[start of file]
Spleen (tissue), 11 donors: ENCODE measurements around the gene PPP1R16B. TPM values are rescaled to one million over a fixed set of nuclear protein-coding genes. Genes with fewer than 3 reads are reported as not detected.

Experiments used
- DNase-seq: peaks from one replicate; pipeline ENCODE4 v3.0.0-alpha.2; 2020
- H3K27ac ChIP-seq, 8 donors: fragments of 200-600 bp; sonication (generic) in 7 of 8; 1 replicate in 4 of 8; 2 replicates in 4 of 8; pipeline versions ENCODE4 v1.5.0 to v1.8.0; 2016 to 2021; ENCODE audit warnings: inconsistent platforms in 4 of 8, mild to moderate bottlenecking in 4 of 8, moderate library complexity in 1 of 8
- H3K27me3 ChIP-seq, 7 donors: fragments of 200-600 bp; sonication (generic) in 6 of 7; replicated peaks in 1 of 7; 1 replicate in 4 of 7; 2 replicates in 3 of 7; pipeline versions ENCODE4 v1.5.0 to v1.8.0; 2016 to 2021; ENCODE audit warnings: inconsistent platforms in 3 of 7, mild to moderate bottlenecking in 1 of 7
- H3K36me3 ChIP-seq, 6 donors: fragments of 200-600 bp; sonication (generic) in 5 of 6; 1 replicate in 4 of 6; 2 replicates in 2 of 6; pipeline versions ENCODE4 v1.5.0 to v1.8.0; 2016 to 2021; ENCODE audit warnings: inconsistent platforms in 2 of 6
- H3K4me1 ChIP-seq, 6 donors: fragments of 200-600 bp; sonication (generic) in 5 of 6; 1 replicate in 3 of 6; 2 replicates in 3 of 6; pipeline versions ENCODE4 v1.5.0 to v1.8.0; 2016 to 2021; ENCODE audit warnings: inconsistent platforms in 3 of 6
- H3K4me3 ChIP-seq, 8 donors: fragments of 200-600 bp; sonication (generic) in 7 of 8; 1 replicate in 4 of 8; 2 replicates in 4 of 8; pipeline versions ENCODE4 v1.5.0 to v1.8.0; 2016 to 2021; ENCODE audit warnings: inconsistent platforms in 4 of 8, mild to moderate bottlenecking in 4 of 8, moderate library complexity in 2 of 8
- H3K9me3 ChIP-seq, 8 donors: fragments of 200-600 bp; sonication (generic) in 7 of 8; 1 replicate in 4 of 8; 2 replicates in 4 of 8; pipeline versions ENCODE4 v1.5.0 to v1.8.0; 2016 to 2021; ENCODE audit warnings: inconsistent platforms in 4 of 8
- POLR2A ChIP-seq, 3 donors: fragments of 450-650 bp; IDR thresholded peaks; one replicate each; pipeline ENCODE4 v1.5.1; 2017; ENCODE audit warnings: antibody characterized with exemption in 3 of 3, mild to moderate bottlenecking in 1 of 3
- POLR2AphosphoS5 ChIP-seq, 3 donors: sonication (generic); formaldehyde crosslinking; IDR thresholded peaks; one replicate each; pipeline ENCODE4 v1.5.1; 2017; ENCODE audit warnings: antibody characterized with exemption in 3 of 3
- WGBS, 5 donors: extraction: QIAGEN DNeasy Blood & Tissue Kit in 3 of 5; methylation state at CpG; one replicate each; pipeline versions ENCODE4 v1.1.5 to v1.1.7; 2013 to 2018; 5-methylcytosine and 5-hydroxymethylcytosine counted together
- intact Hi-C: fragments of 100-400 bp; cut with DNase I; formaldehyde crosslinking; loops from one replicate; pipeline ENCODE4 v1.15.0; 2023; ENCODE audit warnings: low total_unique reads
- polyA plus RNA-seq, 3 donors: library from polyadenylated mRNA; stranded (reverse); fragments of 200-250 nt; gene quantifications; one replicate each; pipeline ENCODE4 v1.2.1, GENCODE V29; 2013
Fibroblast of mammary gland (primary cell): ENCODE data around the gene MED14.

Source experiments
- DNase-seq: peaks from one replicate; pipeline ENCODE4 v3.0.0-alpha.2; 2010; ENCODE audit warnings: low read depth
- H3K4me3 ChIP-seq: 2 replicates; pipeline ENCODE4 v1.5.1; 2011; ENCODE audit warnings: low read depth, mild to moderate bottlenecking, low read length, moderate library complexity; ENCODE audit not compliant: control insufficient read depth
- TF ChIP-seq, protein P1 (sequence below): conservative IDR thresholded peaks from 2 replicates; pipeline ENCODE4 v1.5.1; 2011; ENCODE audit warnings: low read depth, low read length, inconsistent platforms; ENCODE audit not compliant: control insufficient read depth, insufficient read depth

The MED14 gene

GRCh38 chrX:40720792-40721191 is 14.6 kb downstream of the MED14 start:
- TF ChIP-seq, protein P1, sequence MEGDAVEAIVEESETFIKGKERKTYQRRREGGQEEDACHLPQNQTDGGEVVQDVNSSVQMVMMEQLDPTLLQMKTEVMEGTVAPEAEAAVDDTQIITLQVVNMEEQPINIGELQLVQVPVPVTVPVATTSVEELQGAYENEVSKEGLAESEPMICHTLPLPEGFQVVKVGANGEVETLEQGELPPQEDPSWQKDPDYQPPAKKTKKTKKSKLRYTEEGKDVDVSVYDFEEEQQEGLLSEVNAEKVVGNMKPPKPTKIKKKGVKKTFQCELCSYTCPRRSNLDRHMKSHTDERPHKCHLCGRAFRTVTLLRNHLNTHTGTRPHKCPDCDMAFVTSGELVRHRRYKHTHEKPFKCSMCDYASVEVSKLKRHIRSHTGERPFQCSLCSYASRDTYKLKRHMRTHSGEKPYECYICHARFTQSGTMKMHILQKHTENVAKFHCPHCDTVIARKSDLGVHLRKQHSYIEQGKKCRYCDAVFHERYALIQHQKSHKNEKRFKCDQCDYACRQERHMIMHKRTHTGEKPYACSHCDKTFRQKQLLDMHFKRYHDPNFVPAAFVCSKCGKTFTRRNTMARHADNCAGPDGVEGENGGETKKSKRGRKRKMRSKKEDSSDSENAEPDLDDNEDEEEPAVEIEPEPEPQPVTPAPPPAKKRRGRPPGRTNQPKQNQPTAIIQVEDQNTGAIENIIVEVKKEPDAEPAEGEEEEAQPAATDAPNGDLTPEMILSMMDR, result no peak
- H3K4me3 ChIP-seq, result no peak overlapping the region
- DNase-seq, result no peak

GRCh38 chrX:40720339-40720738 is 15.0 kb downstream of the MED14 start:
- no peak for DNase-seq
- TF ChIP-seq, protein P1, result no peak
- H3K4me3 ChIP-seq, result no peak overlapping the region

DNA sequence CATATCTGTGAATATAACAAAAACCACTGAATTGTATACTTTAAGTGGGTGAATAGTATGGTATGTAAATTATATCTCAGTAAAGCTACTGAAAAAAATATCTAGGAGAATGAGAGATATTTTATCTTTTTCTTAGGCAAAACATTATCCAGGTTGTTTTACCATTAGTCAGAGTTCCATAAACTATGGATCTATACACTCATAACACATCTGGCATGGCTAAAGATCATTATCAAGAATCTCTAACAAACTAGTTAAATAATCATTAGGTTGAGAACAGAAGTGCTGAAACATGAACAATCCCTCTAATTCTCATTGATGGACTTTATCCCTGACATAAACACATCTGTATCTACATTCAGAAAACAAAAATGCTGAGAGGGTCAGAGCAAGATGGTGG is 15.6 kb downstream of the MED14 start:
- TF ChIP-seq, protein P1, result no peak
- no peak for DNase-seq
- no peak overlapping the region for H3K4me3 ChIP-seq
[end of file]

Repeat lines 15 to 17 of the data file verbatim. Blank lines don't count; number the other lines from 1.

Fibroblast of mammary gland (primary cell): ENCODE data around the gene MED14.

Source experiments
- DNase-seq: peaks from one replicate; pipeline ENCODE4 v3.0.0-alpha.2; 2010; ENCODE audit warnings: low read depth